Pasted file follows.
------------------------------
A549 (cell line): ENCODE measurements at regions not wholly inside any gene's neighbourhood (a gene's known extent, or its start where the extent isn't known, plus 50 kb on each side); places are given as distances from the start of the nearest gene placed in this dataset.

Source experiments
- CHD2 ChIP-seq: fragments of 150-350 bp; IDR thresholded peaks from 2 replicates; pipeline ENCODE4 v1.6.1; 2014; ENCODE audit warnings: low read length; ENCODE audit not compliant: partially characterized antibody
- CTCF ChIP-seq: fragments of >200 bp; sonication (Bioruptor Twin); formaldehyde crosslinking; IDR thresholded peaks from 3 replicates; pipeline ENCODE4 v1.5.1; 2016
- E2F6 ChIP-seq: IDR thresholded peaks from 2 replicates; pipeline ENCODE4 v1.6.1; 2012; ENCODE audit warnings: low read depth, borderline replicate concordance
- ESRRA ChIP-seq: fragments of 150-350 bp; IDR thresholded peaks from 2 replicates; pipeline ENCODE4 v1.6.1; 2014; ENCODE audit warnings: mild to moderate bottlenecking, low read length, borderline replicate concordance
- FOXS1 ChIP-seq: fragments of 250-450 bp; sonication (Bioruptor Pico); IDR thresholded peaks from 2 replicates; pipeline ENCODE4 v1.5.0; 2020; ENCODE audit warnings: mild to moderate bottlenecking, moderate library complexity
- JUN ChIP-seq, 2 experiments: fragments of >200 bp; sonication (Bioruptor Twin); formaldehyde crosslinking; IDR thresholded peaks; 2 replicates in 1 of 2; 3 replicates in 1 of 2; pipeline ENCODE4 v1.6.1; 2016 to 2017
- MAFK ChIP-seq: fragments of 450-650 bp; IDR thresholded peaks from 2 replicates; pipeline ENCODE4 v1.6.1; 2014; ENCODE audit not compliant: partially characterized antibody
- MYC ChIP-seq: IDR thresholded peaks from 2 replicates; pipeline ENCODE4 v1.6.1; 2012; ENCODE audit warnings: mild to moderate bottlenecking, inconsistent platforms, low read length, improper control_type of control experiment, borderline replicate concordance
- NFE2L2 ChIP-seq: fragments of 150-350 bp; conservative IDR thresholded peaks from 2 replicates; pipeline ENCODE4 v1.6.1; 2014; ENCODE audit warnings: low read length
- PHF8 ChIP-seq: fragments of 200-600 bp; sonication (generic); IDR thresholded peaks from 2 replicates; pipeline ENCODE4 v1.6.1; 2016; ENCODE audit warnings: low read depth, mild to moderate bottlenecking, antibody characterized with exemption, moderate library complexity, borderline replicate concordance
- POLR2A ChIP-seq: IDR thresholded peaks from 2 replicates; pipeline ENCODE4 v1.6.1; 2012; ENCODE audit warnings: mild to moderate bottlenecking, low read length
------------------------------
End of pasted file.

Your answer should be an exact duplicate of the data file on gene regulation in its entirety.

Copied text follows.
A549 (cell line): ENCODE measurements at regions not wholly inside any gene's neighbourhood (a gene's known extent, or its start where the extent isn't known, plus 50 kb on each side); places are given as distances from the start of the nearest gene placed in this dataset.

Source experiments
- CHD2 ChIP-seq: fragments of 150-350 bp; IDR thresholded peaks from 2 replicates; pipeline ENCODE4 v1.6.1; 2014; ENCODE audit warnings: low read length; ENCODE audit not compliant: partially characterized antibody
- CTCF ChIP-seq: fragments of >200 bp; sonication (Bioruptor Twin); formaldehyde crosslinking; IDR thresholded peaks from 3 replicates; pipeline ENCODE4 v1.5.1; 2016
- E2F6 ChIP-seq: IDR thresholded peaks from 2 replicates; pipeline ENCODE4 v1.6.1; 2012; ENCODE audit warnings: low read depth, borderline replicate concordance
- ESRRA ChIP-seq: fragments of 150-350 bp; IDR thresholded peaks from 2 replicates; pipeline ENCODE4 v1.6.1; 2014; ENCODE audit warnings: mild to moderate bottlenecking, low read length, borderline replicate concordance
- FOXS1 ChIP-seq: fragments of 250-450 bp; sonication (Bioruptor Pico); IDR thresholded peaks from 2 replicates; pipeline ENCODE4 v1.5.0; 2020; ENCODE audit warnings: mild to moderate bottlenecking, moderate library complexity
- JUN ChIP-seq, 2 experiments: fragments of >200 bp; sonication (Bioruptor Twin); formaldehyde crosslinking; IDR thresholded peaks; 2 replicates in 1 of 2; 3 replicates in 1 of 2; pipeline ENCODE4 v1.6.1; 2016 to 2017
- MAFK ChIP-seq: fragments of 450-650 bp; IDR thresholded peaks from 2 replicates; pipeline ENCODE4 v1.6.1; 2014; ENCODE audit not compliant: partially characterized antibody
- MYC ChIP-seq: IDR thresholded peaks from 2 replicates; pipeline ENCODE4 v1.6.1; 2012; ENCODE audit warnings: mild to moderate bottlenecking, inconsistent platforms, low read length, improper control_type of control experiment, borderline replicate concordance
- NFE2L2 ChIP-seq: fragments of 150-350 bp; conservative IDR thresholded peaks from 2 replicates; pipeline ENCODE4 v1.6.1; 2014; ENCODE audit warnings: low read length
- PHF8 ChIP-seq: fragments of 200-600 bp; sonication (generic); IDR thresholded peaks from 2 replicates; pipeline ENCODE4 v1.6.1; 2016; ENCODE audit warnings: low read depth, mild to moderate bottlenecking, antibody characterized with exemption, moderate library complexity, borderline replicate concordance
- POLR2A ChIP-seq: IDR thresholded peaks from 2 replicates; pipeline ENCODE4 v1.6.1; 2012; ENCODE audit warnings: mild to moderate bottlenecking, low read length